Top: J.D. Morgan ’41 established a broad-based athletic program during his 16 years as UCLA’s director of athletics, leading the Bruins to 30 NCAA championship titles. The J.D. Morgan Center – the current home of UCLA intercollegiate athletics – was formally dedicated in his honor in 1984.
Bottom Left: Coach John Wooden and J.D. Morgan enjoy a moment on the sidelines. During his tenure, Morgan would regularly sit on the Bruin bench and watch as UCLA dominated college hoops. Wooden, who had coached 15 previous Bruin teams, won the first of his 10 NCAA championships during Morgan’s first year as chief of athletics.
Bottom Right: Morgan, a four-year varsity letterman and captain of the 1941 tennis team, coached six teams to NCAA championship titles.
In the early 1960s, with the UCLA athletics budget running in the red, Chancellor Franklin D. Murphy looked to J.D. Morgan ’41, an insider with business acumen, to oversee and stabilize the troubled program.
As UCLA’s new director of intercollegiate athletics, Morgan – previously the associate university business manager and men’s tennis coach – would soon revitalize the sports program, catapult Bruin teams into the national spotlight, and ultimately redefine UCLA athletics as a model looked to by universities across the country.
On Feb. 8, 1963, when Murphy announced his selection of Morgan to succeed the retiring Wilbur Johns ’25, restoring financial stability to the program was at the forefront of his mind. Murphy’s two other priorities were to bring competition back to the UCLA campus and to expand the minor sports, thus encouraging greater student participation.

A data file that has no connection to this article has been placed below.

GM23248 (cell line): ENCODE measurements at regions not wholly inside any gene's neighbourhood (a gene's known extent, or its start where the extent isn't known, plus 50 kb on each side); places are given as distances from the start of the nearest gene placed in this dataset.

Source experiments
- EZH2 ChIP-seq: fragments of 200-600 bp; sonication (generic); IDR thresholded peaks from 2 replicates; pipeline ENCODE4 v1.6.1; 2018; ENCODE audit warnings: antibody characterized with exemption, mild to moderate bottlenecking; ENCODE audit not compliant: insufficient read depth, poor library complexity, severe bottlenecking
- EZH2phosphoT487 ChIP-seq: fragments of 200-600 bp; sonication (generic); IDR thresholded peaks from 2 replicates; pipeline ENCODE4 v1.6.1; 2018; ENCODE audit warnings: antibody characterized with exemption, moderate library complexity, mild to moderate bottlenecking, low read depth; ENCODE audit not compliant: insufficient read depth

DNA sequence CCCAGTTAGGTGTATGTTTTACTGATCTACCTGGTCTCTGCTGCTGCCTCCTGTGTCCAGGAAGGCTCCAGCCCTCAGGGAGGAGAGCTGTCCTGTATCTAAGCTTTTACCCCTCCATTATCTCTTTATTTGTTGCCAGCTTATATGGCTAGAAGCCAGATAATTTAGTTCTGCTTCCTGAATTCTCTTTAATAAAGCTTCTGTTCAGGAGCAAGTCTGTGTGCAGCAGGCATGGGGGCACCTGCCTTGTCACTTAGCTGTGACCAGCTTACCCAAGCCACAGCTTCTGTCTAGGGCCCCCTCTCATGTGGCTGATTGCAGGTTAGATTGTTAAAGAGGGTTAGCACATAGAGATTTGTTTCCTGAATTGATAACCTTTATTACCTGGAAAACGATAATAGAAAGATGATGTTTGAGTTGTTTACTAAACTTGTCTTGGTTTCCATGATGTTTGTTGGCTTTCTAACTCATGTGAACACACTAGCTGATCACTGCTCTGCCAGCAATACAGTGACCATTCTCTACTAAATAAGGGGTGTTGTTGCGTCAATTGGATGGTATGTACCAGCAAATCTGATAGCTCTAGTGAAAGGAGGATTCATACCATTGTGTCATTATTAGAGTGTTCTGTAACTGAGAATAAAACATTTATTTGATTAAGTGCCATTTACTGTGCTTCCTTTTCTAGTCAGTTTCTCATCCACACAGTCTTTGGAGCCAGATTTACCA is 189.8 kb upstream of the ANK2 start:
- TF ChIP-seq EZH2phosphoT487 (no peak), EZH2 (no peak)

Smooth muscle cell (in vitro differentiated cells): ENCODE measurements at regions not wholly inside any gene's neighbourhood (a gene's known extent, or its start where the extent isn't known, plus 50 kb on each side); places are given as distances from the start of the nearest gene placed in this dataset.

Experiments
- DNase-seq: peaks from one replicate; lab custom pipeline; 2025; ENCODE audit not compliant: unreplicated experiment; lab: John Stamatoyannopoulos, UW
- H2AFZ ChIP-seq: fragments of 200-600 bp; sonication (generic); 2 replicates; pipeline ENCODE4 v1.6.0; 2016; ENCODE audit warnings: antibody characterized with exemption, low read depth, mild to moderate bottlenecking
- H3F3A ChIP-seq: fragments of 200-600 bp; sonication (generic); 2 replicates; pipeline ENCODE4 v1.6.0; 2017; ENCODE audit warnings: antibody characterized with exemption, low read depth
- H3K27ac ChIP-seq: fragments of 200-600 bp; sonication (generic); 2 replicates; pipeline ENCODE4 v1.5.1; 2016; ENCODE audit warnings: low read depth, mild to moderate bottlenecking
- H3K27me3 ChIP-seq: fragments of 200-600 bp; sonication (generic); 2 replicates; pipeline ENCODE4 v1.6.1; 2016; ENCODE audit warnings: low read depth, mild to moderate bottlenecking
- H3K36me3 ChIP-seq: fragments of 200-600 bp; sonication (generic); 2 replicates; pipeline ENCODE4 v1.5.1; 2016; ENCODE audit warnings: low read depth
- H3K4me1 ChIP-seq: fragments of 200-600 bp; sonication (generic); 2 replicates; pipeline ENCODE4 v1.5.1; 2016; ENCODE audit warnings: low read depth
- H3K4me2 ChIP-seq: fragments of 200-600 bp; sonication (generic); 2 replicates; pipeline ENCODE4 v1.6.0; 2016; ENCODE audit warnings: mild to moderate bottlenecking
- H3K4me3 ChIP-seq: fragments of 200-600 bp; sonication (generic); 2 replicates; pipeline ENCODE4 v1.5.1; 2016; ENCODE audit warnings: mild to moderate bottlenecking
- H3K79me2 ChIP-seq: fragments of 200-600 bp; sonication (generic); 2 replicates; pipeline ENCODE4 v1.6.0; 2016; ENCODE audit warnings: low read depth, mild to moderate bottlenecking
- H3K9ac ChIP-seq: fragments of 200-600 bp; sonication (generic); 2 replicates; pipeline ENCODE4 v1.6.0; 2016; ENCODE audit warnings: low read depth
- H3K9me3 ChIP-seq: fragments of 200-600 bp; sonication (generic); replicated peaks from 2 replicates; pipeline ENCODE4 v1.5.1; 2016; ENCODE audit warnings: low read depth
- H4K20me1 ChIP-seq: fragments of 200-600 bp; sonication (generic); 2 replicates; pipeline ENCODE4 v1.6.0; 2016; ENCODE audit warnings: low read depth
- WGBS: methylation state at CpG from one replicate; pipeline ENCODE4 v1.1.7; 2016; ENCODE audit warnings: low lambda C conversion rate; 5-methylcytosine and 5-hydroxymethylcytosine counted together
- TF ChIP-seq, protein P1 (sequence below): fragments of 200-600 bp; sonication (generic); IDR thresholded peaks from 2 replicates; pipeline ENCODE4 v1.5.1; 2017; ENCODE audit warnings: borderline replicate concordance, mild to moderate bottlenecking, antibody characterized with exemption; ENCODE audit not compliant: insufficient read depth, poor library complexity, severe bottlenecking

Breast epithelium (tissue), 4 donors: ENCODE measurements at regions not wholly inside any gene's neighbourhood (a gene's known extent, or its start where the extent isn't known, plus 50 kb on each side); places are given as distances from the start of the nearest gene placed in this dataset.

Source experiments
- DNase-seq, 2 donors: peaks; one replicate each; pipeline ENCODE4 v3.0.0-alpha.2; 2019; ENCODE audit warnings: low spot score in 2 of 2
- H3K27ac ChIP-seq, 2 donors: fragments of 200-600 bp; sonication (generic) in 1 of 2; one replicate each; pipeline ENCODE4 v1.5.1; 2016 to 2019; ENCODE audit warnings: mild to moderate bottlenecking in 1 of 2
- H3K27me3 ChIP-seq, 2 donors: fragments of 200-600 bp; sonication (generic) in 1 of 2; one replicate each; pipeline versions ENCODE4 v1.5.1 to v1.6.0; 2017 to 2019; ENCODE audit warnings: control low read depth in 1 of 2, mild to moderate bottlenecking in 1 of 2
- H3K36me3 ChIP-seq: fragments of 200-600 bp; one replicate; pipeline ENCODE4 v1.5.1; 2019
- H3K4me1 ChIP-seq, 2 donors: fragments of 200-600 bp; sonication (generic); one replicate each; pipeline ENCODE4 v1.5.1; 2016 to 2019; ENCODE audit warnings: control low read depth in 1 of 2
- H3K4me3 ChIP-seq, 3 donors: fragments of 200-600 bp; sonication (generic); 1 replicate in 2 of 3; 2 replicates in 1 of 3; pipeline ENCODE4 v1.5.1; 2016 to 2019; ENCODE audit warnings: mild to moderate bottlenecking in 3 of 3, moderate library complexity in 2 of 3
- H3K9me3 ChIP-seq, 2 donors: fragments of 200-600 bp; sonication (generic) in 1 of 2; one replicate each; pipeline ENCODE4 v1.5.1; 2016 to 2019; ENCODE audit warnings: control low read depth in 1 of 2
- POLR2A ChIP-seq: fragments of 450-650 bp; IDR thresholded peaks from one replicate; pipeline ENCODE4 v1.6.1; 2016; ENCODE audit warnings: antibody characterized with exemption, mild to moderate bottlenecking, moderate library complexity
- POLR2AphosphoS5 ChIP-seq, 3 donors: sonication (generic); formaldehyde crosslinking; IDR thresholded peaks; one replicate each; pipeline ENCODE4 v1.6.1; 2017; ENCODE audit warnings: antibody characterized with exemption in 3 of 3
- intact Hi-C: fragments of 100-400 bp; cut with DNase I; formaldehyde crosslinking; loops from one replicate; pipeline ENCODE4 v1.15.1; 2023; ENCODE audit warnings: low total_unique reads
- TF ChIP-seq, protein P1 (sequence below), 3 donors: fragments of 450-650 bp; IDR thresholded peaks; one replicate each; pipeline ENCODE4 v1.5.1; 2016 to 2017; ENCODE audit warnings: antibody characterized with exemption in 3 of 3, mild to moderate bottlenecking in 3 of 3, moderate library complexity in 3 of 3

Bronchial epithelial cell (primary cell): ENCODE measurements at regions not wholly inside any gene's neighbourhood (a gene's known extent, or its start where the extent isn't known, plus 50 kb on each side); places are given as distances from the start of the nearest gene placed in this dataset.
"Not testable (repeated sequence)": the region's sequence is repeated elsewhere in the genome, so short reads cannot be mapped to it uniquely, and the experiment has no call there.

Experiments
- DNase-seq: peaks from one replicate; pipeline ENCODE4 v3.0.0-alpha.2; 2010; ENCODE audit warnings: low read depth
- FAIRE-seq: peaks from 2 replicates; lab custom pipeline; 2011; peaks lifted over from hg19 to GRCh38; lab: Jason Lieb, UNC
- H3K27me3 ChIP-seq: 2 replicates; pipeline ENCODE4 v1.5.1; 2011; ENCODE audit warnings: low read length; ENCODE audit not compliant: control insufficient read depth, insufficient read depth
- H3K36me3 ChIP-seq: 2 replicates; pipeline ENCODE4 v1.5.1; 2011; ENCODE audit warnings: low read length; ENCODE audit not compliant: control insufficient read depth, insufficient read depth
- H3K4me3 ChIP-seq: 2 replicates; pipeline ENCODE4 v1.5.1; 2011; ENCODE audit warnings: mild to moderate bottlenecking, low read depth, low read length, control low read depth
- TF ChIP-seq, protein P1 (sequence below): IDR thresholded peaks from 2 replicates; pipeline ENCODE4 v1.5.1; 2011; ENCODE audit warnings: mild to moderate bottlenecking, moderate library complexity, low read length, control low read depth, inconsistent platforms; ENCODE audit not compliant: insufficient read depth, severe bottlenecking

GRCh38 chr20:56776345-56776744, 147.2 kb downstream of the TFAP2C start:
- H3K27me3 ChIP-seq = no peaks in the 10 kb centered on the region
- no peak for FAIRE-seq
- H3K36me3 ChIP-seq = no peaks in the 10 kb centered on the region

“We needed a competent business person who also knew something about athletics and [had an] abiding interest in sports,” Murphy would later reflect.
As associate business manager, Morgan was instrumental in arranging the financing for several major campus building projects, including Ackerman Student Union and the four high-rise residence halls. At the time of his appointment, plans for an on-campus indoor sports arena were moving forward. During his 16-year tenure, Morgan would not only oversee the completion of Pauley Pavilion, but also of Drake Stadium, Spaulding Field and a boathouse for crew in Marina del Rey.
Under Morgan’s direction, UCLA won an unprecedented 30 NCAA championships – 10 in basketball, seven in volleyball, six in tennis, four in track and field, and three in water polo – more than any other university during that same period. His main objectives for the program included rekindling Bruin “family” support, providing greater assistance for the coaching staff, and fostering a strong and balanced recruiting program.
Over the years some found him difficult, even arrogant. He was known to engage in battles with alumni, the press and referees, oftentimes vilifying the officials as he sat on the Bruin basketball bench during road games. These outbursts were so frequent that in an effort to limit his public displays, rival Pac-8 basketball coaches came together and voted to ban athletic directors from the team bench.
Morgan’s success was fueled by his intense competitive nature and fierce Bruin loyalty. A career Bruin, Morgan came to UCLA in the late 1930s and was a four-year letterman on the men’s tennis team, serving as team captain in 1941. Following graduation from the UCLA School of Business Administration, he commanded a Navy torpedo boat in the South Pacific during World War II before returning to his alma mater in 1946 to accept a position in UCLA’s accounting office and simultaneously serve as assistant tennis coach under William C. Ackerman ’24.
Following Ackerman’s retirement in 1949, Morgan was anointed head coach of the men’s tennis team and went on to mentor Bruin tennis legends Arthur Ashe ’66 and Charles Pasarell, among others. He guided his teams to six NCAA championship titles, and continued coaching after taking on the directorship, stepping down from coaching in 1966 to focus full-time on athletic director duties.
In 1979, after 33 years at UCLA, Morgan was forced to announce his retirement due to rapidly failing health. He continued to serve as a consultant to the athletic department until his death in December 1980.
At the time of his retirement, when asked by the Herald Examiner what UCLA would miss most about him, he replied: “They’re going to miss my style.”